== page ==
The battle for most important gadget of the year is over. Competition was fierce: You cast hundreds of thousands of votes over the course of the tournament—tens of thousands in the Championship Round alone. In the end, just one percent decided the winner.
Let's take another look at the competition.
The MacBook Air has always been a thing of beauty, but this year's model represents the first time a tiny notebook computer was able to really satisfy a demanding user. The 2011 MBA is the point at which the guts caught up to the notion, and the Air was made whole. It's the manifest destiny of what a laptop for regular people should be; it's an entire year ahead of other Ultrabooks, and it's the driving force behind a renaissance in Windows laptops.
To think about this machine in a vacuum is a mistake: It put the market on notice that consumers would expect seriously impressive form factors with big-boy specs inside.
The Air's competition, however, is not about specs at all. The Kindle Fire is a machine that proves ecosystem and experience trump numbers. And it also shows for the first time that there's a serious market for a 7-inch tablet—Amazon has already sold millions of Fires. Millions. The Fire is the highly successful, cheaper alternative to the iPad and other premium tablets that the market has been waiting for—and it's the centerpiece for Amazon's expansive roster of services and platforms. It's basically the first good, usable, and sensibly priced Android tablet.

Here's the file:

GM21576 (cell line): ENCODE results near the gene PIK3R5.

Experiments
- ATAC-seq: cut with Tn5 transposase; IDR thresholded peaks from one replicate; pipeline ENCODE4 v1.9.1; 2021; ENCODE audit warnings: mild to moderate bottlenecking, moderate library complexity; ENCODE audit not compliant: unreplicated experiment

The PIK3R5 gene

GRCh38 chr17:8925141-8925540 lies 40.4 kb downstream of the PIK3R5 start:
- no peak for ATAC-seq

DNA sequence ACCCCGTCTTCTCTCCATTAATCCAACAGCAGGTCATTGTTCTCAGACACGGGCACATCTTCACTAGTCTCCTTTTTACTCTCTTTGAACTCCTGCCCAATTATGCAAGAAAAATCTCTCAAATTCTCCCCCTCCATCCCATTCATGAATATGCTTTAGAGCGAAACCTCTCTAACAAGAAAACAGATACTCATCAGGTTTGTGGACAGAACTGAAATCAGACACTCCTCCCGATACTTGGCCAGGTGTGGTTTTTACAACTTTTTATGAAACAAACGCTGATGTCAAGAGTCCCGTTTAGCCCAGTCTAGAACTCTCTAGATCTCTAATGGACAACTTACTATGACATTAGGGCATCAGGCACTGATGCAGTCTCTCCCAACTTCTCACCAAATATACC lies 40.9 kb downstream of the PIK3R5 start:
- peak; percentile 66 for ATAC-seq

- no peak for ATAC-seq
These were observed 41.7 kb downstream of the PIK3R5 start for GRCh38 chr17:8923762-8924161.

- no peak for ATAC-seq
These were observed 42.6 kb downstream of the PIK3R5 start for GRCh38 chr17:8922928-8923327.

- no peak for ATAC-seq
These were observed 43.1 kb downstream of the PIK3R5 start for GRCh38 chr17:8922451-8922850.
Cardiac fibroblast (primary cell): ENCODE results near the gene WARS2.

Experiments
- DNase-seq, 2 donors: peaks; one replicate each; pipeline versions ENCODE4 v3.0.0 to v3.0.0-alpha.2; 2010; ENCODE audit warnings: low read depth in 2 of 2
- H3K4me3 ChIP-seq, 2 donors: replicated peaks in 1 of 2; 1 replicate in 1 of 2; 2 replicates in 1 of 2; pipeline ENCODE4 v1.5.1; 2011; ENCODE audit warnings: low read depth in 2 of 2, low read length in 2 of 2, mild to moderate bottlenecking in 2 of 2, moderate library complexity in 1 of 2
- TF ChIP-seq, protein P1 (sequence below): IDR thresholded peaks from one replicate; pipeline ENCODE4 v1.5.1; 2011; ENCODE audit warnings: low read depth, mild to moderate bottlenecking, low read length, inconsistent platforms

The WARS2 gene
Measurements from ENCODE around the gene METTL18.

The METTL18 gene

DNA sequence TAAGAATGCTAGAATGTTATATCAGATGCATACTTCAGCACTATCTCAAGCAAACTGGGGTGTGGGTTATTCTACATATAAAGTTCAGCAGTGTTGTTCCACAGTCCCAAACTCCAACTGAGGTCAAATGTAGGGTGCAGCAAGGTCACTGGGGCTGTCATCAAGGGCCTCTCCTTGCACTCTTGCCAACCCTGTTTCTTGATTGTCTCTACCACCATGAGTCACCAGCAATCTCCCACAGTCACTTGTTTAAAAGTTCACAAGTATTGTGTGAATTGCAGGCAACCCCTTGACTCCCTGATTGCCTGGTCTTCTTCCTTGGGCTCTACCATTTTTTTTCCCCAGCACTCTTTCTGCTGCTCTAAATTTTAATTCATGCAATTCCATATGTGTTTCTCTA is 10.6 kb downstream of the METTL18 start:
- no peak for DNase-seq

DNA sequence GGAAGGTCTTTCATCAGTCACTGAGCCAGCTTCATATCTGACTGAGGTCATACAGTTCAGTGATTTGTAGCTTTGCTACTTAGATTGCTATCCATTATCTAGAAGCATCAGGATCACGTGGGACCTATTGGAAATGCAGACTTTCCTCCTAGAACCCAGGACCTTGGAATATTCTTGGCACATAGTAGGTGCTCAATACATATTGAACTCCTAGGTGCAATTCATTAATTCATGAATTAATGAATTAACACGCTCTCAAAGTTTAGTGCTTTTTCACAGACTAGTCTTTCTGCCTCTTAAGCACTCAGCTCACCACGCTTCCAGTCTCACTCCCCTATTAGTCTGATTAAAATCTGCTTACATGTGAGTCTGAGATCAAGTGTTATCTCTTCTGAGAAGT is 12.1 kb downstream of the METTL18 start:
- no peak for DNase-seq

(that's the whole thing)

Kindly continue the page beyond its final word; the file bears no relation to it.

The Fire is what you probably bought your parents—or told them to buy—for Christmas.
You voted in the MacBook Air by the slimmest of margins. Seriously, it was close all weekend—and fiercely contested if the comments below are any indication.
The debate was even hot amongst the staff, and we brought our arguments anywhere anyone would listen: the comments (natch), Twitter, Facebook, and several other dark corners of the Internet we can't talk about here. Mat Honan, Barrett, Little Biddle and Supreme Leader Joe Brown were particularly vocal about supporting the Kindle Fire—some less delicately than others. The first string of team MBA shook out as Adrian, myself (despite Barrett's threats of violence and severe unemployment), and the always-subtle Jesus Diaz.
And you guys weren't pulling punches either. Here are some of our favorite discussions:
By the end of voting, barely more than one percent separated the two finalists (50.87 percent to 49.13). Both gadgets were worthy, as were many of the tournament's contenders, but the MacBook Air is your Most Important Gadget of 2011. Thanks for playing.